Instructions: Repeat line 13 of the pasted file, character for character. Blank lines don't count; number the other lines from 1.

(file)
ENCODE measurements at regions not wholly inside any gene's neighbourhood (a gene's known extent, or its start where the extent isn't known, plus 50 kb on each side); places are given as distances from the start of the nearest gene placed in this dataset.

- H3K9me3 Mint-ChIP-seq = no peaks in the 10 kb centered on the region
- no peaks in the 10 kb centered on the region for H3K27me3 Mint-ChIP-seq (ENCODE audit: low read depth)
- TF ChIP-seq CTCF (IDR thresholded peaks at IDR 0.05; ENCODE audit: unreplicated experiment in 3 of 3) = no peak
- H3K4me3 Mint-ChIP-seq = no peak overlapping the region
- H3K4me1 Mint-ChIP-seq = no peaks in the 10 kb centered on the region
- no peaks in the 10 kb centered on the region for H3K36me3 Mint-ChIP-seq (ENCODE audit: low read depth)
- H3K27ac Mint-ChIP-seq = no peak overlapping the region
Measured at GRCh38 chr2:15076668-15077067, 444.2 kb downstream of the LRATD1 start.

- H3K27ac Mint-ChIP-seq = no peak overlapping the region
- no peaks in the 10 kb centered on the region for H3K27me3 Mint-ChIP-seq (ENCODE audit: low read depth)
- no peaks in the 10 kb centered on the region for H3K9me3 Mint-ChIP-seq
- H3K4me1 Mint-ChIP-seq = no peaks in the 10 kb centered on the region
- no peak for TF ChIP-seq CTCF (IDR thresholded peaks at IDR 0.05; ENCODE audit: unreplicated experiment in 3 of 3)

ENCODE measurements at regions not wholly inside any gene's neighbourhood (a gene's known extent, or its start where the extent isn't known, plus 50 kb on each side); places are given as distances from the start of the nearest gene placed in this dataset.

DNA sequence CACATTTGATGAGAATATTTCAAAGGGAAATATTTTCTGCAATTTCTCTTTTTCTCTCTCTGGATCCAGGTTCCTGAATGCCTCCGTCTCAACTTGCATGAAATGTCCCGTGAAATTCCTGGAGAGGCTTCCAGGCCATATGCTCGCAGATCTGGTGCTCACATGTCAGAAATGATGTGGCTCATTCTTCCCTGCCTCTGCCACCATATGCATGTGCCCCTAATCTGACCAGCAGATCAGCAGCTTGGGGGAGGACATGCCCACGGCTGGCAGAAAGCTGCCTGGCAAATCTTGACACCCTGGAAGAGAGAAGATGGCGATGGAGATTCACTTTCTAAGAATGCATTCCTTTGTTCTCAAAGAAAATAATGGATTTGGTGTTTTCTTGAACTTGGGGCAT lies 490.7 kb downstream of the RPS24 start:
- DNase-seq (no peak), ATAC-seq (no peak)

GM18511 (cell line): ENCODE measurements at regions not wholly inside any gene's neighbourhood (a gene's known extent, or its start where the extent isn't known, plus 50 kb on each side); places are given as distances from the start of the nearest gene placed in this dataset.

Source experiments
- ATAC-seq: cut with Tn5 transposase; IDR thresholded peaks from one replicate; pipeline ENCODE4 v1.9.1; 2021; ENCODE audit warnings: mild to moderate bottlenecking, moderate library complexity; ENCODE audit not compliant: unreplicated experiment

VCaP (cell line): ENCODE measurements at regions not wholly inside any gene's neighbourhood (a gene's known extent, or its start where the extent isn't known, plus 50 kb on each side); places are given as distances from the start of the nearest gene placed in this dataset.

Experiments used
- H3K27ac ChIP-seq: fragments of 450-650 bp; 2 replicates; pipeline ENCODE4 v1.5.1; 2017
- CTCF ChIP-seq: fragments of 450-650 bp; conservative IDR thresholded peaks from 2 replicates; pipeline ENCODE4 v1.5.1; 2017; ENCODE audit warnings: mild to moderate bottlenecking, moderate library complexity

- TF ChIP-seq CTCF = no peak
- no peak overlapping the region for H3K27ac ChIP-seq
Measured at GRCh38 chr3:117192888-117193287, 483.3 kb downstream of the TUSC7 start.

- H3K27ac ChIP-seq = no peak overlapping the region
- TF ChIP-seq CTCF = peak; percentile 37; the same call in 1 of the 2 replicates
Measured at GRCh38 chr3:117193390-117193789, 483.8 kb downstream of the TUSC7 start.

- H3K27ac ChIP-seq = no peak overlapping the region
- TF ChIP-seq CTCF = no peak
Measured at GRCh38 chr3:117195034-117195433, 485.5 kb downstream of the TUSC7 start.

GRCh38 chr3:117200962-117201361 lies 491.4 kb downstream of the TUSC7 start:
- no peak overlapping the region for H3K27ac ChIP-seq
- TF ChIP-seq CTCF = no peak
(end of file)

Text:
- H3K4me1 Mint-ChIP-seq = no peaks in the 10 kb centered on the region